Photos & Illustrations

Scientific Illustrations | Sep 3, 2013

Percutaneous/dermal absorption

Substances can penetrate into the skin along three different pathways.The Skin Care Forum illustrates the uptake of substances through the skin in a schematic diagram shown here.

The evaluation of the absorption of substances through the skin (also termed percutaneous, skin or dermal absorption) is an important aspect of the complex risk assessment process needed to evaluate the safety of substances applied to the skin. In addition, qualitative and quantitative information on skin absorption can be used to improve the effectiveness of topical pharmaceuticals or cosmetic ingredients and their formulations.

The definitions of dermal absorption can vary.  Here, the definitions described by the European Scientific Committee for Consumer Safety (SCCS, SCCS/1358/10) and defined by the World Health Organization (WHO) in 2005 (SCCP/0970/06) are used.

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The percutaneous/dermal absorption process is a global term which describes the passage of compounds through the skin. Substances can be absorbed by the skin along three different pathways: Appendegeal (shunt; follicular) pathway; intercellular (highest amounts), and intracellular (lowest amounts). The Skin Care Forum illustrates the uptake of substances through the skin in a schematic diagram shown here (image section; blue arrows). This process can be divided into three steps:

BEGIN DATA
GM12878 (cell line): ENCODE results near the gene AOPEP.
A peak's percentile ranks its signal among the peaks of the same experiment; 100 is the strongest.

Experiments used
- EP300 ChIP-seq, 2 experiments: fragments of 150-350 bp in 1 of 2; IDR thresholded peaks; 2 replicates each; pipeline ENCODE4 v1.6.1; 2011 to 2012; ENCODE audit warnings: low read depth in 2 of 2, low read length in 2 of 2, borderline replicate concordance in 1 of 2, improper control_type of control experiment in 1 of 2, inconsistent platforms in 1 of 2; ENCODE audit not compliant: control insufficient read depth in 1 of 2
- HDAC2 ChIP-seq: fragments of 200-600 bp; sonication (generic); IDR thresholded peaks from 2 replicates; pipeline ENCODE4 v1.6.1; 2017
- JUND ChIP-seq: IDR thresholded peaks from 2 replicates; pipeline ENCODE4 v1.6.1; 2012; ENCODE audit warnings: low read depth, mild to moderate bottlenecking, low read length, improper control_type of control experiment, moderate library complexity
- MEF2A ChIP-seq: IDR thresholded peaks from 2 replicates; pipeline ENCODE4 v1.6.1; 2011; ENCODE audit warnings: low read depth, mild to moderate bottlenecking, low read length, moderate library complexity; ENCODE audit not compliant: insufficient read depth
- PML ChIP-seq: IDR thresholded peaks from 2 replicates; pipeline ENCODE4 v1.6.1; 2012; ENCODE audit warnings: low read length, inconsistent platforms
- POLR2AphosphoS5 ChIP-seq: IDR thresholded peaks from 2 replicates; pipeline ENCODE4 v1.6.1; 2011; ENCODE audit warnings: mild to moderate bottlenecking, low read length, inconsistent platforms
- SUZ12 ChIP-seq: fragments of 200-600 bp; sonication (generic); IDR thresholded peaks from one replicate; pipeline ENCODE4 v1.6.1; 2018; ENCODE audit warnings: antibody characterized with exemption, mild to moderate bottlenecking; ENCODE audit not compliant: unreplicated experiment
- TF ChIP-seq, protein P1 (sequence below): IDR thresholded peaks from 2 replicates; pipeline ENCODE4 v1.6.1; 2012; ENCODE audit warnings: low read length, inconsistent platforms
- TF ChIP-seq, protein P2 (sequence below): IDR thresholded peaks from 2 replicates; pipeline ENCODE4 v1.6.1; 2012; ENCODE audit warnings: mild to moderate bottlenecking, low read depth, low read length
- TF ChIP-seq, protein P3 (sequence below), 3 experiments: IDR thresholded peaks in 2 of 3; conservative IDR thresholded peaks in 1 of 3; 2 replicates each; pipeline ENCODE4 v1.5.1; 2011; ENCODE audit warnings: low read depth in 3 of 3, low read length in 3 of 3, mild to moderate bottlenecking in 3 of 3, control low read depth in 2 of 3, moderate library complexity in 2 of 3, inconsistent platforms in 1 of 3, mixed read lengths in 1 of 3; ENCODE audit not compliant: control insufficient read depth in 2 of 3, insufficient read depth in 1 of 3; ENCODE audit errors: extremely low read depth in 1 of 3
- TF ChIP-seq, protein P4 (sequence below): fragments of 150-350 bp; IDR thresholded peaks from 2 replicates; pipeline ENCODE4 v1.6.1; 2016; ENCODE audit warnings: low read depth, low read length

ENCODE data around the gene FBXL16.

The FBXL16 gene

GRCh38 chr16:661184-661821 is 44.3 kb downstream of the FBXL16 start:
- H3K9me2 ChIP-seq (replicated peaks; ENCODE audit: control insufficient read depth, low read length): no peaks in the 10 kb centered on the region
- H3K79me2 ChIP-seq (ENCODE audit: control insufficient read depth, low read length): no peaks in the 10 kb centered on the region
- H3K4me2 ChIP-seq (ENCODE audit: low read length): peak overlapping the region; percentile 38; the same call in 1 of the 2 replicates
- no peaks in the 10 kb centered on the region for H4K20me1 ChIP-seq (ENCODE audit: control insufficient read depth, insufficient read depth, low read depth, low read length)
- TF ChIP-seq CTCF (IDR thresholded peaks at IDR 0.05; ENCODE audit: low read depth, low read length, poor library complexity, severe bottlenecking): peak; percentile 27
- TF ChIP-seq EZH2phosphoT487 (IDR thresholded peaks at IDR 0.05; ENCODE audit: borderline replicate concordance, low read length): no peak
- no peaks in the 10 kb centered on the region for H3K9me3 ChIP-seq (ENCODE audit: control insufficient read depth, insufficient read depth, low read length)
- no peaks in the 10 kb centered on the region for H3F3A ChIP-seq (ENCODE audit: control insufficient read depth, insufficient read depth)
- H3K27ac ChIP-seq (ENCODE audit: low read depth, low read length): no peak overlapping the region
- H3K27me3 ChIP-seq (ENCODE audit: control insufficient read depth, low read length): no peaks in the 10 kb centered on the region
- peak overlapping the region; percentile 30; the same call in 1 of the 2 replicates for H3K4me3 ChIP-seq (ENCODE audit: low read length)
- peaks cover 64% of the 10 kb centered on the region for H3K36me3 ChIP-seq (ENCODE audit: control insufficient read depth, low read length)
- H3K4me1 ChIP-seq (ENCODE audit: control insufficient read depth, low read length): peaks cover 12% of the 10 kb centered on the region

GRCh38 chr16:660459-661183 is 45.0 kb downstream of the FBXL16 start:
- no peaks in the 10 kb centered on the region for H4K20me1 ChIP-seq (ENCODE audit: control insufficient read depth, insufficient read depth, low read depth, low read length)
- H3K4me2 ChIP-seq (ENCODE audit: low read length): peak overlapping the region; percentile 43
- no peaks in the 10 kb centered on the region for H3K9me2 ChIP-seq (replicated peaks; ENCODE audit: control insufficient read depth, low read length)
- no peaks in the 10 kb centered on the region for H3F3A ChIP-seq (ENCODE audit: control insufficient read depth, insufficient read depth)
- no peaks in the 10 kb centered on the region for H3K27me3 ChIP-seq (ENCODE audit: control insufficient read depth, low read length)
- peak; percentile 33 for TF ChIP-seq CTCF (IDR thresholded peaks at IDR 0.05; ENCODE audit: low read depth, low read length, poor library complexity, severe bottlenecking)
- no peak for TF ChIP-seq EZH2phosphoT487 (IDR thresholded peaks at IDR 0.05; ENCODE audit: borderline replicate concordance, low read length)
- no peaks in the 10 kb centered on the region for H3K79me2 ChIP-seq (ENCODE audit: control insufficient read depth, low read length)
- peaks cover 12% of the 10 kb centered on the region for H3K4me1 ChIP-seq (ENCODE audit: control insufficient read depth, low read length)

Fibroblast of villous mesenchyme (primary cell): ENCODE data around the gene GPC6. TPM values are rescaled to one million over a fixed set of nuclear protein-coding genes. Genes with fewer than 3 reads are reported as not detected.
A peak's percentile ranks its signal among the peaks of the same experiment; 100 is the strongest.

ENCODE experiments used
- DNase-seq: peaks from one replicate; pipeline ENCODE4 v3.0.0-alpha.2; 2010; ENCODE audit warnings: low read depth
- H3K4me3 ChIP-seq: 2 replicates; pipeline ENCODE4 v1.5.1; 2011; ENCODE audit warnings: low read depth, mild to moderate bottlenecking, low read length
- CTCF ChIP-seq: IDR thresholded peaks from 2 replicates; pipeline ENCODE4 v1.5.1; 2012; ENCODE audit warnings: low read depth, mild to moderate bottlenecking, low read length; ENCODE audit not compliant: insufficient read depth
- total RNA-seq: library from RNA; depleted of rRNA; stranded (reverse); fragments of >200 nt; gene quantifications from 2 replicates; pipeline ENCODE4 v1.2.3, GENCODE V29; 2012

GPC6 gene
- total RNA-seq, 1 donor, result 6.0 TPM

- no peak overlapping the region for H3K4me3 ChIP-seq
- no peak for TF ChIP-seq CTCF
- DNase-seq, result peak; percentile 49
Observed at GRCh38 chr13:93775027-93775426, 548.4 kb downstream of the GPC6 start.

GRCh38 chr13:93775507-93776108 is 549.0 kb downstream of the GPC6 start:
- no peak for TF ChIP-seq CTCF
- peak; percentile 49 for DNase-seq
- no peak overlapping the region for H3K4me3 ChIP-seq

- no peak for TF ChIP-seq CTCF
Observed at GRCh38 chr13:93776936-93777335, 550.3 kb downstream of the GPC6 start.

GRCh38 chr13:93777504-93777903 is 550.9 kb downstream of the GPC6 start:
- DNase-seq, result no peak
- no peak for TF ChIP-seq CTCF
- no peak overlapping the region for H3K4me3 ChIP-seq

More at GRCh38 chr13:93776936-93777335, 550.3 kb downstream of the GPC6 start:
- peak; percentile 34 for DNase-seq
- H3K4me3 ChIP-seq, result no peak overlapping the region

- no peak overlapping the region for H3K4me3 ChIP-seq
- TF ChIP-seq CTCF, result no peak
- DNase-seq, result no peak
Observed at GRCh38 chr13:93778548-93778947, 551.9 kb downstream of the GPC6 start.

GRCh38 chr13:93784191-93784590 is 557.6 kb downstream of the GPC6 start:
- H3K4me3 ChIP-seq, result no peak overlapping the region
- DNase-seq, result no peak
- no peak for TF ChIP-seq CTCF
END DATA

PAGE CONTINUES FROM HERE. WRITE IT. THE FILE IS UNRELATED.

• Penetration (blue arrows) is the entry of a substance into a particular layer or structure such as the entrance of a compound into the stratum corneum.
  • Permeation (green arrow) is the penetration through one layer into another, which is both functionally and structurally different from the first layer.
  • Resorption (pink arrow) is the uptake of a substance into the vascular system (lymph and/or blood vessel), which acts as the central compartment.

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